Senators Strike Deal To Ban Stock Trading By Members Of Congress

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by Tyler Durden
Wednesday, Jul 10, 2024 - 09:20 PM

A bipartisan group of senators including Josh Hawley (R-MO) on Wednesday came to an agreement on a renewed effort to ban members of Congress from trading stock.

"Congress should not be here to make a buck," Hawley said during a Wednesday press conference on Capitol Hill. "There is no reason why members of Congress ought to be profiting off of the information that only they get."

The group's proposal will be the first to actually receive formal consideration by a Senate committee - the Homeland Security & Governmental Affairs Committee, on July 24.

The effort, an amendment to an existing stock trading ban, would immediately forbid members of Congress, the president, and the vice president, from purchasing stocks and other covered investments - and would give lawmakers 90 days to liquidate current stocks.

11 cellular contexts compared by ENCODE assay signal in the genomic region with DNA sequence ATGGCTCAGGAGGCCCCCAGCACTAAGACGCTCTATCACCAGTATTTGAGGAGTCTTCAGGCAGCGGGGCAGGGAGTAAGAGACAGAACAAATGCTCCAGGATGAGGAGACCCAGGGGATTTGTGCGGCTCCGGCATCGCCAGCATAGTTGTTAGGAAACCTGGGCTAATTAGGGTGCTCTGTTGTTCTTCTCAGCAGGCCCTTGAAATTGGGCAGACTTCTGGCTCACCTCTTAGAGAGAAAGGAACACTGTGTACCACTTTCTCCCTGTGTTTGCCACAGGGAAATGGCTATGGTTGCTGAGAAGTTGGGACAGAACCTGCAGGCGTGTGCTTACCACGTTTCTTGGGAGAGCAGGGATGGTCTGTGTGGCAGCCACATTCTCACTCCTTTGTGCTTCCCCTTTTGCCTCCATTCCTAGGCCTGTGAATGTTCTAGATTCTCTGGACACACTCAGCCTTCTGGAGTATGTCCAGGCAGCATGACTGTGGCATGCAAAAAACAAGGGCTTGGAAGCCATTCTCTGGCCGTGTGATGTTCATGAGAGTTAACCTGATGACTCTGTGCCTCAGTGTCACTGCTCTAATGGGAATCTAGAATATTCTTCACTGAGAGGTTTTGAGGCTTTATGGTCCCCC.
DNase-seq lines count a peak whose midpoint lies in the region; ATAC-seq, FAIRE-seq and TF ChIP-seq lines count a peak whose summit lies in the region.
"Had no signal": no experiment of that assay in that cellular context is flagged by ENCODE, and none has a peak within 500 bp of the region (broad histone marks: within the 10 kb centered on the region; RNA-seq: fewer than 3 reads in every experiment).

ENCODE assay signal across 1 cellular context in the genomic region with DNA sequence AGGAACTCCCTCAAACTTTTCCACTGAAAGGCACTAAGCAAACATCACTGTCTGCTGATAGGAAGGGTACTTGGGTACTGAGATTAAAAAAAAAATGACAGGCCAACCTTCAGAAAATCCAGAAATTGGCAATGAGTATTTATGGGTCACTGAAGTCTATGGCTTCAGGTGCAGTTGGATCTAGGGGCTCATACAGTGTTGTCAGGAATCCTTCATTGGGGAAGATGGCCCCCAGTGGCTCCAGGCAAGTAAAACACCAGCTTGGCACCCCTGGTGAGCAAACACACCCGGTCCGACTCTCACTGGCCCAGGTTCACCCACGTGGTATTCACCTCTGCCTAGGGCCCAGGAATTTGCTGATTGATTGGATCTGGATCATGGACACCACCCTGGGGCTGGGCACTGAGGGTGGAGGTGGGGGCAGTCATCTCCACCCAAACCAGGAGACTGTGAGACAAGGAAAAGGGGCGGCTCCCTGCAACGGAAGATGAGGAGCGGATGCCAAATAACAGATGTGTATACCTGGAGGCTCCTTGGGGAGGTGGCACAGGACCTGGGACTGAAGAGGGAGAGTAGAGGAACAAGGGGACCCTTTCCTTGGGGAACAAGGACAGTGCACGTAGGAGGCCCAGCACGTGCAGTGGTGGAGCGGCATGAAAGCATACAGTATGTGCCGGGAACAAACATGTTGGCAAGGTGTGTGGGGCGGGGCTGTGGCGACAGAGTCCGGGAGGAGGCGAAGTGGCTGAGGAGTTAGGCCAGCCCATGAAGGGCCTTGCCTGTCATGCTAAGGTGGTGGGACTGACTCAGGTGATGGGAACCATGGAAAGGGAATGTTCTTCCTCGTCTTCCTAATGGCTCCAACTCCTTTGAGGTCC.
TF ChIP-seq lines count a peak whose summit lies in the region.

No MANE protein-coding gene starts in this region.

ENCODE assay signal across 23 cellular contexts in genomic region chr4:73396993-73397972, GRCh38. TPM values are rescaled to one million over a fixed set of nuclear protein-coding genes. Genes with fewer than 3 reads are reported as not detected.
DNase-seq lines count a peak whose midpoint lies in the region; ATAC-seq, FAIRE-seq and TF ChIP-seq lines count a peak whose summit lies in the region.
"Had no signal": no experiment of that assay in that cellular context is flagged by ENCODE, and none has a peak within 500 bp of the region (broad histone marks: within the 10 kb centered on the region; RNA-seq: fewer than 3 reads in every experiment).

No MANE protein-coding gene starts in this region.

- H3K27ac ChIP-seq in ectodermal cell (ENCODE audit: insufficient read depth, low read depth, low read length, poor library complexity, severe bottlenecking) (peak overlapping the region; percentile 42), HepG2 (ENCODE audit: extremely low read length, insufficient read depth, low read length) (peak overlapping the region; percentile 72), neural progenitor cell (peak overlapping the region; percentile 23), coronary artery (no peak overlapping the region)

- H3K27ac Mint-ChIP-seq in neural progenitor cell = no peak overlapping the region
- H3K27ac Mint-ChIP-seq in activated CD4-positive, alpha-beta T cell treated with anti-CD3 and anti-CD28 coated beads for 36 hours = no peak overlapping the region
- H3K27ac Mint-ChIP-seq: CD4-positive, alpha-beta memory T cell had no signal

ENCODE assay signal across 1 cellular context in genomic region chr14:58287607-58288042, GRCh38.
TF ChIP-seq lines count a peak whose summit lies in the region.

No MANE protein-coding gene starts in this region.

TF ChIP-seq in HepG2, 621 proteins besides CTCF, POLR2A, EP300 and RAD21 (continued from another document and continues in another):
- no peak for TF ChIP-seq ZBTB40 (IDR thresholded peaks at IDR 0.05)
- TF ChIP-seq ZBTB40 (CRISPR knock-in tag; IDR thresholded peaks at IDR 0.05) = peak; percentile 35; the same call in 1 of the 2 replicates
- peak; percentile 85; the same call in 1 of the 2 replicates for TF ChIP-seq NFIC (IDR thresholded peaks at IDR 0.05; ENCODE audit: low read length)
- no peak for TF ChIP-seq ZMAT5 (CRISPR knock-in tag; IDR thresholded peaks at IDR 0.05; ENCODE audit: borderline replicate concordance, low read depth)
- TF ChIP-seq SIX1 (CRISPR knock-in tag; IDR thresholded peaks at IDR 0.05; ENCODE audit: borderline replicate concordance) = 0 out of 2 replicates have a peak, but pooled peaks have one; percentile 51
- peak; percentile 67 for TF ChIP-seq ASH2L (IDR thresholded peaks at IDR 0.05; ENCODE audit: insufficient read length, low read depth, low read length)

Sens. Hawley, Jon Ossoff, D-Ga., Jeff Merkley, D-Or., and Gary Peters, D-Mi. negotiated and announced the new details.

If passed, the bill would also prohibit lawmakers’ spouses and dependent children from trading stocks, beginning March 2027. Also starting that year, the U.S. president, vice president and all members of Congress would have to divest from any covered investments. -CNBC

Penalties for violating the ban would be the greater amount of either their monthly salary, or 10% of the value of each covered asset in violation.

In 2021, Ossoff introduced a ban and put his own stock portfolio in a blind trust to lead as an example. The effort gained traction following revelations that several senators made  very profitable trades in as the Covid-19 pandemic unfolded, when members of Congress were receiving classified briefings warning of how disastrous the virus could be for the US economy.

Several insider trading investigations were launched by the FBI - but, surprise! no criminal charges resulted.

Then in 2022 the effort gained more steam after notorious inside trader Nancy Pelosi voiced her opposition - labeling it a misguided effort to prevent lawmakers from participating in the "free market economy."